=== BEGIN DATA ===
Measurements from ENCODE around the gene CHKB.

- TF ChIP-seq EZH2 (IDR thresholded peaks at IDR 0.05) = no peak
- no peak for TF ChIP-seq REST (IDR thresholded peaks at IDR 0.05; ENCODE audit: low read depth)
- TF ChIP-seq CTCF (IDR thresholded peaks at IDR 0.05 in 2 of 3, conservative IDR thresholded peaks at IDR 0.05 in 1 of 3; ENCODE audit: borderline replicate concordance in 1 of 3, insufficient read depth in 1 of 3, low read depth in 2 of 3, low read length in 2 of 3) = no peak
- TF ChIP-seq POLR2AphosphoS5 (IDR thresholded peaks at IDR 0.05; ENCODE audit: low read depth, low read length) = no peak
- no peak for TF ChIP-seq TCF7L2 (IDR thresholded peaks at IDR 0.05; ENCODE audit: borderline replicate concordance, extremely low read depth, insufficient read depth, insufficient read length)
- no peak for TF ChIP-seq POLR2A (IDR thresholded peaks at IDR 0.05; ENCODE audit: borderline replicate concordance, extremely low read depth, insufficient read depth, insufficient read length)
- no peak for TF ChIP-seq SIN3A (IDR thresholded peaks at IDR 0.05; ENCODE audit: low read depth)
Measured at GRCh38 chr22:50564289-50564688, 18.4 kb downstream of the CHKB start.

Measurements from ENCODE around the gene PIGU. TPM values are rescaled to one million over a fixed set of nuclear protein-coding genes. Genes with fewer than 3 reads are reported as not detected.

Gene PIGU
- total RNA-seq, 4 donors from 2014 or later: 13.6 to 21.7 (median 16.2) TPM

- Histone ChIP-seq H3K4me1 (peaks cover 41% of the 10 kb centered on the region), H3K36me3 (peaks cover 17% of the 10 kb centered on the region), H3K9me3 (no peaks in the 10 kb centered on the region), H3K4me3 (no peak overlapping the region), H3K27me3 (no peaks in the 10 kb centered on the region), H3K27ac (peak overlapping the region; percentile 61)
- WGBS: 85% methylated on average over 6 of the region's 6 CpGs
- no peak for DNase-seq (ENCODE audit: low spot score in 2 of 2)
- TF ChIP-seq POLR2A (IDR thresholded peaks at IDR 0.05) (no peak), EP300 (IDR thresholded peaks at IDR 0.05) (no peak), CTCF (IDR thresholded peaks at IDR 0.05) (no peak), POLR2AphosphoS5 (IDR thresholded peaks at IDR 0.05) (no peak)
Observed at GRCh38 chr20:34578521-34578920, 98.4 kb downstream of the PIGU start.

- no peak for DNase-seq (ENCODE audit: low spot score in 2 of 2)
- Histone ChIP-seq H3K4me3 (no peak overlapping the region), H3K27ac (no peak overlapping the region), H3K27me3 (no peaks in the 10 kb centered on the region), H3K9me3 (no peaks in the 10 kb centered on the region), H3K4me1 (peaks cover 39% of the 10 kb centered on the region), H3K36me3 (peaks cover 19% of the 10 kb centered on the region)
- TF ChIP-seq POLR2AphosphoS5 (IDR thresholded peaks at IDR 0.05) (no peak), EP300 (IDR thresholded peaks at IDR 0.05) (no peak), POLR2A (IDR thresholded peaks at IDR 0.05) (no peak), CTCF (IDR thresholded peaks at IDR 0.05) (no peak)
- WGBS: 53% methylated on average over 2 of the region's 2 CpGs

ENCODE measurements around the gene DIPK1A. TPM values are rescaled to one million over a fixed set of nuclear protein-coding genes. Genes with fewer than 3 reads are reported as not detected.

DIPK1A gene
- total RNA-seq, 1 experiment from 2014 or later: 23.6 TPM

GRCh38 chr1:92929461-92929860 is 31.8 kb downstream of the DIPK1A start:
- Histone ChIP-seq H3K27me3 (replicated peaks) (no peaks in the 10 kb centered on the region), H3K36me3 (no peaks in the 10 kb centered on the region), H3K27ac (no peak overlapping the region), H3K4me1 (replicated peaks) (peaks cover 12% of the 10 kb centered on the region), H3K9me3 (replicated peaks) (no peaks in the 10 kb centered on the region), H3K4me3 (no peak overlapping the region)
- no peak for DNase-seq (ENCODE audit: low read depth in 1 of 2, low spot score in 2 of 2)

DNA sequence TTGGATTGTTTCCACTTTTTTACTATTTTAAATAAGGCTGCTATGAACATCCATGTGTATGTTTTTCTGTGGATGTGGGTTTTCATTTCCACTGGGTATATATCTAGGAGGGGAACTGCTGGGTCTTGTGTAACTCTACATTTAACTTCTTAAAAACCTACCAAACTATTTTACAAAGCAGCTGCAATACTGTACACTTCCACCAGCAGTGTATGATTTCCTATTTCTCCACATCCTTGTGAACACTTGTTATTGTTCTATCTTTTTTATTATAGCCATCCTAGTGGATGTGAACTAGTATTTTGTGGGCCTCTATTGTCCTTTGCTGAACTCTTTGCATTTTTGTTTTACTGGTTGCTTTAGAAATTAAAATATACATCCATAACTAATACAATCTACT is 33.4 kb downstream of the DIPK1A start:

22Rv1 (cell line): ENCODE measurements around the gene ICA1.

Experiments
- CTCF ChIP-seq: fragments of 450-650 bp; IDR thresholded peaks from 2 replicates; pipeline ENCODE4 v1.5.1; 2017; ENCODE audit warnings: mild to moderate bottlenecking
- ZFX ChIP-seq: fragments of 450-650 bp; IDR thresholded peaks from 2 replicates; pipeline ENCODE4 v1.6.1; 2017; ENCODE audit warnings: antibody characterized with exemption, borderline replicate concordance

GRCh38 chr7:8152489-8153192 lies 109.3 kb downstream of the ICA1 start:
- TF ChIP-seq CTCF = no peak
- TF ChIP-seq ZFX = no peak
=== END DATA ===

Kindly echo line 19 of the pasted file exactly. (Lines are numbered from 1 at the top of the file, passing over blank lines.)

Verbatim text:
- Histone ChIP-seq H3K4me3 (no peak overlapping the region), H3K27ac (no peak overlapping the region), H3K27me3 (no peaks in the 10 kb centered on the region), H3K9me3 (no peaks in the 10 kb centered on the region), H3K4me1 (peaks cover 39% of the 10 kb centered on the region), H3K36me3 (peaks cover 19% of the 10 kb centered on the region)